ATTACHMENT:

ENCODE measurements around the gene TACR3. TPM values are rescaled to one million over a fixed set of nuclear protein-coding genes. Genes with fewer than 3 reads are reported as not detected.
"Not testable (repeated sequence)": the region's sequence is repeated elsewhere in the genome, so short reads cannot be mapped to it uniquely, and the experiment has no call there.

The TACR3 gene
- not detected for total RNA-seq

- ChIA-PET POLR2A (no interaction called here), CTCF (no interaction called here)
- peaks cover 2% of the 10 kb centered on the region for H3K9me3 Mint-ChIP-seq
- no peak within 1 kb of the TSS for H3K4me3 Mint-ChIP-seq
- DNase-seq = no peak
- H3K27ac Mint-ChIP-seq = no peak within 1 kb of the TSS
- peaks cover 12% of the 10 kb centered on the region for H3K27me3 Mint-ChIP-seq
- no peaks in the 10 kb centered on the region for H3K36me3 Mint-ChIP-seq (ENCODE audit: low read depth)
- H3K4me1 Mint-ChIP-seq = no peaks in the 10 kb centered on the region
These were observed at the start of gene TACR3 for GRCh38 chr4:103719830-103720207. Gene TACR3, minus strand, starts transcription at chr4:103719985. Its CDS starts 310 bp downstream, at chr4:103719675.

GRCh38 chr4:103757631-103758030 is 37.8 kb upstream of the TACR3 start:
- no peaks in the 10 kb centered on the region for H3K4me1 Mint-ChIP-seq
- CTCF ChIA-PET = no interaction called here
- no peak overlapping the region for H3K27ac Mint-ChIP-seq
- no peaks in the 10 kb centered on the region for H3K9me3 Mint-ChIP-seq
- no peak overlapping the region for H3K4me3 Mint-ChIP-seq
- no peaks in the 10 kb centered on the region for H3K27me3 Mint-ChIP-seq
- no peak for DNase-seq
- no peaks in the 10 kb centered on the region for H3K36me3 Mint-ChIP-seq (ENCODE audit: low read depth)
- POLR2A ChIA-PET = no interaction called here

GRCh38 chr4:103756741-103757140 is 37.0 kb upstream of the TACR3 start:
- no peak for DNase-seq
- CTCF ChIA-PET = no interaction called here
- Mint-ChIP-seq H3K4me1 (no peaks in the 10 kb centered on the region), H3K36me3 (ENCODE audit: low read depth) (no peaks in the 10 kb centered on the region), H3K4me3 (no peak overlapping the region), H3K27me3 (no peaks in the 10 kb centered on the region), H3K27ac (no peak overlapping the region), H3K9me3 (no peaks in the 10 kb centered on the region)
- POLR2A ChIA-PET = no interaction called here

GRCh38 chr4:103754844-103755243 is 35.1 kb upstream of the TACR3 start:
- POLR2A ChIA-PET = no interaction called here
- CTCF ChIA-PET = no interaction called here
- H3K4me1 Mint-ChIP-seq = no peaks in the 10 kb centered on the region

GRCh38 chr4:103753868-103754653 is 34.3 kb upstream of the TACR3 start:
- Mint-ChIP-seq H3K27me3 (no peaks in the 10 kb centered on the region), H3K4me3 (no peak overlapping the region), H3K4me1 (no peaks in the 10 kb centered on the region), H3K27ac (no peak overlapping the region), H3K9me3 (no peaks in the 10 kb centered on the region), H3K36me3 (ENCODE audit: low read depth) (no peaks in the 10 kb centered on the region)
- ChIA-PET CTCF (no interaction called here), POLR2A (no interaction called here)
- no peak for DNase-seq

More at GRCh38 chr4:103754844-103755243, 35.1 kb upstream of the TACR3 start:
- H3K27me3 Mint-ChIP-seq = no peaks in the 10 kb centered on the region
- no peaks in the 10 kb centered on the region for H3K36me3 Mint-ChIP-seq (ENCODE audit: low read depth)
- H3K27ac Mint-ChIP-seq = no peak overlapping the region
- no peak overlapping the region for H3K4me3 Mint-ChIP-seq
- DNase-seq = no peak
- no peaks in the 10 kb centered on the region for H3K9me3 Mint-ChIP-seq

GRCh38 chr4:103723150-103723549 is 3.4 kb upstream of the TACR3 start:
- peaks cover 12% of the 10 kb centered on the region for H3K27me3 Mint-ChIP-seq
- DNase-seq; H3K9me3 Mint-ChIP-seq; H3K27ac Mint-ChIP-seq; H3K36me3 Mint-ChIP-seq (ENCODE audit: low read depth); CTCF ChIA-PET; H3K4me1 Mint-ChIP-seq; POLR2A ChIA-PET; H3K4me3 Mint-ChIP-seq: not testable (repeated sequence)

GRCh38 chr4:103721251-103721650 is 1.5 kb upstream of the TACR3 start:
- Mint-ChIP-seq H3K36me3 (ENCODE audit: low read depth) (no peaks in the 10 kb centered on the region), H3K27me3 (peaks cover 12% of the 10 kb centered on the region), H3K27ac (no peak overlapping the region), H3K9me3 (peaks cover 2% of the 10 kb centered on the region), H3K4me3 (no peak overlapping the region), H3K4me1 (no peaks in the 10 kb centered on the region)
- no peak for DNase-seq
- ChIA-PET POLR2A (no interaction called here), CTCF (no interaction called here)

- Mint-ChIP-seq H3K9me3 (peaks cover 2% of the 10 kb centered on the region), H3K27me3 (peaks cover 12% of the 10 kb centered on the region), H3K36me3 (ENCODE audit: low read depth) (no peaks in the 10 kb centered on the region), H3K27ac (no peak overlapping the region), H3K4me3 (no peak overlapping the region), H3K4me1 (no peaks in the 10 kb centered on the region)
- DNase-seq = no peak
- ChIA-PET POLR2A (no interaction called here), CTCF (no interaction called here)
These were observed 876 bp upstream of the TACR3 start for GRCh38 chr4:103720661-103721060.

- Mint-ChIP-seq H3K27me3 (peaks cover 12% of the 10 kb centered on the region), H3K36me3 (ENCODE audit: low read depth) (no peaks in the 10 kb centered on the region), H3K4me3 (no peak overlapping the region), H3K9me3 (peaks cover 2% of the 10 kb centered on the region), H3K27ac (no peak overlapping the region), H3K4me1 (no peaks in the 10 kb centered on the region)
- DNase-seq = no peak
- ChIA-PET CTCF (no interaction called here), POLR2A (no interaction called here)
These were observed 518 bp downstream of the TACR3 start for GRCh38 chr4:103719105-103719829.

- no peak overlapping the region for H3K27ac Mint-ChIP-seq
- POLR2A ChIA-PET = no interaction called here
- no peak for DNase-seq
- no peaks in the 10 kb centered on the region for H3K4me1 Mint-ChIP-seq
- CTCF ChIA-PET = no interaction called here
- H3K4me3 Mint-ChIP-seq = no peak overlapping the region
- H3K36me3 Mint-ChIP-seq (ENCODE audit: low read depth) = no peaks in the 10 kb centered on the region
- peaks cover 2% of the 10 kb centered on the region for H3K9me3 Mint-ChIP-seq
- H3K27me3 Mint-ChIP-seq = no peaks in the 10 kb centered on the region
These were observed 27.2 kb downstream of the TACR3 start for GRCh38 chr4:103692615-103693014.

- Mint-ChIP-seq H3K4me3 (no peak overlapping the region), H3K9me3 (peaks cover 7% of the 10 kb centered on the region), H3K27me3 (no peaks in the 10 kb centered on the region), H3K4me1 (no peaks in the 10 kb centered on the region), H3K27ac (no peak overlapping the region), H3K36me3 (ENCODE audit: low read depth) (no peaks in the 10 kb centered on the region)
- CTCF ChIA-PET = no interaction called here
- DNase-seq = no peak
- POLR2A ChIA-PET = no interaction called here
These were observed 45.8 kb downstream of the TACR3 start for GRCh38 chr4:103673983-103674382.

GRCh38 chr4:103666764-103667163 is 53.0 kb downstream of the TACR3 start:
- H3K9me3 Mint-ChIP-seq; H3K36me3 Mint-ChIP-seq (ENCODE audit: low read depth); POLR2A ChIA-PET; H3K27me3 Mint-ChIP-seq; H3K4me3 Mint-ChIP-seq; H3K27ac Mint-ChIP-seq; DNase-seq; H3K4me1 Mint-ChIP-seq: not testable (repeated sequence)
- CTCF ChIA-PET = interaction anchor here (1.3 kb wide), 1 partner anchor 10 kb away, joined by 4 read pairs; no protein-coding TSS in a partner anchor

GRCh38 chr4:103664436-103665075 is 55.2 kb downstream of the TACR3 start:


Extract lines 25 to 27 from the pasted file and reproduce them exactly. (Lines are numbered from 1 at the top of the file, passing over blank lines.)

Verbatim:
- no peak for DNase-seq
- CTCF ChIA-PET = no interaction called here
- Mint-ChIP-seq H3K4me1 (no peaks in the 10 kb centered on the region), H3K36me3 (ENCODE audit: low read depth) (no peaks in the 10 kb centered on the region), H3K4me3 (no peak overlapping the region), H3K27me3 (no peaks in the 10 kb centered on the region), H3K27ac (no peak overlapping the region), H3K9me3 (no peaks in the 10 kb centered on the region)